39

I know that the Azure Storage entities (blobs, tables and queues) have a built-in resiliency, meaning that they are replicated to 3 different servers in the same datacenter. On top of that they may also be replicated to a different datacenter altogether that is physically located in a different geographical region. The chance of losing your data in this case is close to zero for all practical purposes.

However, what happens if a sloppy developer (or the one under the influence of alcohol :)) accidentally deletes the storage account through the Azure Portal or the Azure Storage Explorer tool? Worst yet, what if a hacker gets hold of your account and clears the storage? Is there a way to retrieve the gigabytes of deleted blobs or is that it? Somehow I think there has to be an elegant solution that Azure infrastructure provides here but I cannot find any documentation.

The only solution I can think of is to write my own process (worker role) that periodically backs up my entire storage to a different subscription/account, thus essentially doubling the cost of storage and transactions. Any thoughts?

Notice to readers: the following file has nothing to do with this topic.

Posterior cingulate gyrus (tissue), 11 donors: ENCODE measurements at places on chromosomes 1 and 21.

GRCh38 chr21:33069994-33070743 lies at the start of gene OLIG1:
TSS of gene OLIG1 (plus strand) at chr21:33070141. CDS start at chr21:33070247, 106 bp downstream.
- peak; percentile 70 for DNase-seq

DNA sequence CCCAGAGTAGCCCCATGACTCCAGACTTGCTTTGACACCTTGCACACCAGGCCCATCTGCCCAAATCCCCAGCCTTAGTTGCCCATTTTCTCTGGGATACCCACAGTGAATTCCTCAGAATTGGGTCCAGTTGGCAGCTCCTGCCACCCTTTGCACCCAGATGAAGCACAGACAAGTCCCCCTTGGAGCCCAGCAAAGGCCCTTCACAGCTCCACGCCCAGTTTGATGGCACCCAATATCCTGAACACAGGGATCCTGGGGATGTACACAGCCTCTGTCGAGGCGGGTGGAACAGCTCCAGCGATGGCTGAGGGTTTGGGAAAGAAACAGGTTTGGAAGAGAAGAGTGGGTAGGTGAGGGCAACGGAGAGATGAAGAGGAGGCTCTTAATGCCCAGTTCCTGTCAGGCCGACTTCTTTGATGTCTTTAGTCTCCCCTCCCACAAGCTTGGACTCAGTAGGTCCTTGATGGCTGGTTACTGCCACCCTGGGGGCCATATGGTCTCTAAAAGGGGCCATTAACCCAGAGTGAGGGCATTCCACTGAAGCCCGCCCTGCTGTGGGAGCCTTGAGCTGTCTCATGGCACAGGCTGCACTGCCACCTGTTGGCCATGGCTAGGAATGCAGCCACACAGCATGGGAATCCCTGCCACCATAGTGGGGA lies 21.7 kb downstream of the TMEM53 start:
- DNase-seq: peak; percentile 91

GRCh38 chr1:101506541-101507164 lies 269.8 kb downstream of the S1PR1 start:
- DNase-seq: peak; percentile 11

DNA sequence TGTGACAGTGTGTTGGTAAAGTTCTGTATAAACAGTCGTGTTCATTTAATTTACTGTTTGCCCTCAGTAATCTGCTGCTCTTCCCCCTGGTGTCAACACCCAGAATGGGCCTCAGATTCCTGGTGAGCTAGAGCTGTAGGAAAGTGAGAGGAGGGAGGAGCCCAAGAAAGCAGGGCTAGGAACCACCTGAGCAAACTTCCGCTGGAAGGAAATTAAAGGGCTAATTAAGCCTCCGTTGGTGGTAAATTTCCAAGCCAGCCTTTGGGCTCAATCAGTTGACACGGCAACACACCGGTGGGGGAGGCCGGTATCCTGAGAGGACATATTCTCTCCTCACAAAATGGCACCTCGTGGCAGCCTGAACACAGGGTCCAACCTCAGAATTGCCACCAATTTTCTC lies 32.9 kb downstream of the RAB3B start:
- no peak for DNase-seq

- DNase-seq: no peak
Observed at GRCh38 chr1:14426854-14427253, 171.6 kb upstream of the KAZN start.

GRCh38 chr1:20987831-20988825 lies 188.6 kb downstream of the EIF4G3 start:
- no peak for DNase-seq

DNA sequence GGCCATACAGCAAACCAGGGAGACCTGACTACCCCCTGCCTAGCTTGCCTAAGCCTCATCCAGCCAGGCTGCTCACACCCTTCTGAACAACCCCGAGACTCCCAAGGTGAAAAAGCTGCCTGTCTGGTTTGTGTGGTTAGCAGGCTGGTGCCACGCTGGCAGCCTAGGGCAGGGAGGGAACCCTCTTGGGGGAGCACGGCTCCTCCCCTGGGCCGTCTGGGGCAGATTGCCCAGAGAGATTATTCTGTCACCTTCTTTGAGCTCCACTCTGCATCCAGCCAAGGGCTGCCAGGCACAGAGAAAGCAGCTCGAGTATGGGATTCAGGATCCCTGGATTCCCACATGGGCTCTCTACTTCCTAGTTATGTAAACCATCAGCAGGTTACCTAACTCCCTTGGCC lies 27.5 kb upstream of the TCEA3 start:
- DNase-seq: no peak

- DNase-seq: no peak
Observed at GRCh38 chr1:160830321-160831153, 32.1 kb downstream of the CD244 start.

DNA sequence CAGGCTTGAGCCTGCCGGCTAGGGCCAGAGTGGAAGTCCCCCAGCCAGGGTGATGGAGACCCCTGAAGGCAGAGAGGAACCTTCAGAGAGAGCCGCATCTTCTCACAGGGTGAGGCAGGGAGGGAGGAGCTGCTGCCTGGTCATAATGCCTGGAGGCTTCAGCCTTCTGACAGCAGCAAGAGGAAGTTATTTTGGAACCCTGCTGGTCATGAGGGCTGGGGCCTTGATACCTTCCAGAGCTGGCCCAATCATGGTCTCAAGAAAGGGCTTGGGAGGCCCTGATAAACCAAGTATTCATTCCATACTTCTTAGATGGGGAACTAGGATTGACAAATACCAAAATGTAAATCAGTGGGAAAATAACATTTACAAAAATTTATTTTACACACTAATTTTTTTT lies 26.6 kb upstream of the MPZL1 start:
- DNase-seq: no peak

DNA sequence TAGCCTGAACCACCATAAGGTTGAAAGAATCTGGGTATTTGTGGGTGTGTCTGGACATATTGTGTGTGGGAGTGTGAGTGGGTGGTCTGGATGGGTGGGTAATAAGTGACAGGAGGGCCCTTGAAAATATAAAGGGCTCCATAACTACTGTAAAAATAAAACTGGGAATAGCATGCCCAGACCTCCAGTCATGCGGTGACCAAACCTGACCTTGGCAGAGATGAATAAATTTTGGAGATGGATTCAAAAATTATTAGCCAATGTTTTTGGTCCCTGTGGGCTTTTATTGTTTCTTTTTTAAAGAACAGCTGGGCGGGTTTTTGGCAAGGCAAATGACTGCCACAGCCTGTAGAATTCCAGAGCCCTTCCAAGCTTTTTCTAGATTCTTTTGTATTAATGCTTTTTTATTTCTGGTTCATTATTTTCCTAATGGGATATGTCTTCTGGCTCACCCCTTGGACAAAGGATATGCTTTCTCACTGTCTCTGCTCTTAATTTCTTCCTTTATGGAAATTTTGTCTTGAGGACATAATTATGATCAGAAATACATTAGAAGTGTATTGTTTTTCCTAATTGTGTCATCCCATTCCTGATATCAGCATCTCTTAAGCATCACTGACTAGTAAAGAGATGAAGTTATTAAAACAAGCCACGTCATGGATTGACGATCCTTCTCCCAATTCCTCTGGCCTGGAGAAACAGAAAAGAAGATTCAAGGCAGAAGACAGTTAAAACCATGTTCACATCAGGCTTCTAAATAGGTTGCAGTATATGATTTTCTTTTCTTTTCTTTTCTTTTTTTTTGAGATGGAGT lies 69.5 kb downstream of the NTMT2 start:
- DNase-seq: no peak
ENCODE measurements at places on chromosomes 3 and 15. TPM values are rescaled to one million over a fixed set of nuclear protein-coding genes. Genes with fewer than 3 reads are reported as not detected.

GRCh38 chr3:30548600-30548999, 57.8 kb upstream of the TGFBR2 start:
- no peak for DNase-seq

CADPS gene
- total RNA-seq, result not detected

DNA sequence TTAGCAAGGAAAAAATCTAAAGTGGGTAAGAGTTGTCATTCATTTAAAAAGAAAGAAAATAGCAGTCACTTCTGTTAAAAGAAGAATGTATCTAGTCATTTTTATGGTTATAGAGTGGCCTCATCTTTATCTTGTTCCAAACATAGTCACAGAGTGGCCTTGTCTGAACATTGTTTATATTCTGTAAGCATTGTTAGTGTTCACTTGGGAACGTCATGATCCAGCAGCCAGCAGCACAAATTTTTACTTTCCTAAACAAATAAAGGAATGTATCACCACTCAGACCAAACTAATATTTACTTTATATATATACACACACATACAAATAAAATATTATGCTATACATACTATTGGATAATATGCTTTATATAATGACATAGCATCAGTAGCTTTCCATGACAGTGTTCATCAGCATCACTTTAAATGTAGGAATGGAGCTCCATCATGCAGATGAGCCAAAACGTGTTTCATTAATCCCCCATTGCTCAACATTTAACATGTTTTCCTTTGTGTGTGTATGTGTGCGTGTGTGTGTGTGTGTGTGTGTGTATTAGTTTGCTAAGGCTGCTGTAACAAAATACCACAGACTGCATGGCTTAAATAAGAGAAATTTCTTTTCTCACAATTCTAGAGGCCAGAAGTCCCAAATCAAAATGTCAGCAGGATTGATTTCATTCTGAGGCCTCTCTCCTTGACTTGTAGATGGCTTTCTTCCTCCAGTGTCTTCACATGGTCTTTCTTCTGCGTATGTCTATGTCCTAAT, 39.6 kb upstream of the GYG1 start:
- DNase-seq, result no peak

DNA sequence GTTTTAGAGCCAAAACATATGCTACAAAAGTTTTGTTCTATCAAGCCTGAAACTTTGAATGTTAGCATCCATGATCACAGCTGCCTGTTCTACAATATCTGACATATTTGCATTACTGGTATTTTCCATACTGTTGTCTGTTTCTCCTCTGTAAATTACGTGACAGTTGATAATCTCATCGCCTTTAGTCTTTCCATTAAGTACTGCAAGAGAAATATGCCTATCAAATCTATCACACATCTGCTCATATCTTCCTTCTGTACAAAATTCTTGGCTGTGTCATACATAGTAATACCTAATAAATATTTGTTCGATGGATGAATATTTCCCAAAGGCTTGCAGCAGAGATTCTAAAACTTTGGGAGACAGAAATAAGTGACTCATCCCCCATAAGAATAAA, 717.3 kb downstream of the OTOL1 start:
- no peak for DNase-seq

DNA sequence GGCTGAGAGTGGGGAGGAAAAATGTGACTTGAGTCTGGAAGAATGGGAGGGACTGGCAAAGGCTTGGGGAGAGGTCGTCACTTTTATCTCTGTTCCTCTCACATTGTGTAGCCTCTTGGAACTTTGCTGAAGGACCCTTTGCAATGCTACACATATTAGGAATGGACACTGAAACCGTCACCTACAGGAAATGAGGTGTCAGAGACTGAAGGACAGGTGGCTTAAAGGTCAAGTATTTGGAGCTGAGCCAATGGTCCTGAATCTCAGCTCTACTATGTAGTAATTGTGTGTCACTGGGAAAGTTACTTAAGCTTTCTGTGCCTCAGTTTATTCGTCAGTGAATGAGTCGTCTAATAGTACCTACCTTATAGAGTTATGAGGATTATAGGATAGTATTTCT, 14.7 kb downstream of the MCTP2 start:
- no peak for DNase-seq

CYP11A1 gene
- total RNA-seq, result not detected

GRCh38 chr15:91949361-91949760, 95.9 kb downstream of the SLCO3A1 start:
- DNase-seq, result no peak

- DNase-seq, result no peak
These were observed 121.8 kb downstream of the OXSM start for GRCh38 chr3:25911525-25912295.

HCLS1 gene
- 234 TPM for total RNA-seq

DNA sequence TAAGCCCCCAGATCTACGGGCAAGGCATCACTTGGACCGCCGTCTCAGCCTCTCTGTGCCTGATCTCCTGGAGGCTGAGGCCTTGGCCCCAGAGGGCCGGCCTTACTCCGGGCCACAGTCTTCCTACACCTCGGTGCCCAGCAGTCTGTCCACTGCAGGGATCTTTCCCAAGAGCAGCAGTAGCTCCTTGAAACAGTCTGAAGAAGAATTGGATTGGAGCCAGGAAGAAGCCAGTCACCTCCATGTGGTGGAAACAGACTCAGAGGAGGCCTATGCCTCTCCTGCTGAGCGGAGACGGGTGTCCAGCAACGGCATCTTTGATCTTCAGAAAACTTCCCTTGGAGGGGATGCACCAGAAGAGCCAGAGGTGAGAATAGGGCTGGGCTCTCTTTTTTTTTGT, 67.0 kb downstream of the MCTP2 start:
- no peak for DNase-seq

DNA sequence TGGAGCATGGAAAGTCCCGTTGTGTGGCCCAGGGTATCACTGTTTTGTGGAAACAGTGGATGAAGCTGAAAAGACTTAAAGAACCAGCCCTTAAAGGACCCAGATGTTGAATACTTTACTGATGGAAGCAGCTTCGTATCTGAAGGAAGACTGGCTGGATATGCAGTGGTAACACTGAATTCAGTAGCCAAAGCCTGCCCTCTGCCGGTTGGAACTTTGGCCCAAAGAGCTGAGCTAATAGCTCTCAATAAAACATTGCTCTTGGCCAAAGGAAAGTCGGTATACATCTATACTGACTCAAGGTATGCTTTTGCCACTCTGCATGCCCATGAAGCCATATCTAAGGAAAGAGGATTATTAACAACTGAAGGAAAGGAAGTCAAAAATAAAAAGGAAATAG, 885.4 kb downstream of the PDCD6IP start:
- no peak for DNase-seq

Regards,

Archil

24

Depending on where you want to backup your data, there are two options available:

  1. Backing up data locally - If you wish to backup your data locally in your infrastructure, you could: a. Write your own application using either Storage Client Library or consuming REST API or b. Use 3rd party tools like Cerebrata Azure Management Cmdlets (Disclosure: I work for Cerebrata).

  2. Backing up data in the cloud - Recently, Windows Azure Storage team announced Asynchronous Copy Blob functionality which will essentially allow you to copy data from one storage account to another storage account without downloading the data locally. The catch here is that your target storage account should be created after 7th June 2012. You can read more about this functionality on Windows Azure Blog: http://blogs.msdn.com/b/windowsazurestorage/archive/2012/06/12/introducing-asynchronous-cross-account-copy-blob.aspx.

Hope this helps.

  • 1
    I've faced this exact problem and backed up with the .net storage client. If I was writing it again today I'd use the Asynchonous Copy Blob, much faster. – knightpfhor Jul 19 '12 at 20:23
  • Cerebrata Azure Management Cmdlets look to be discontinued – TWilly Aug 15 '17 at 13:41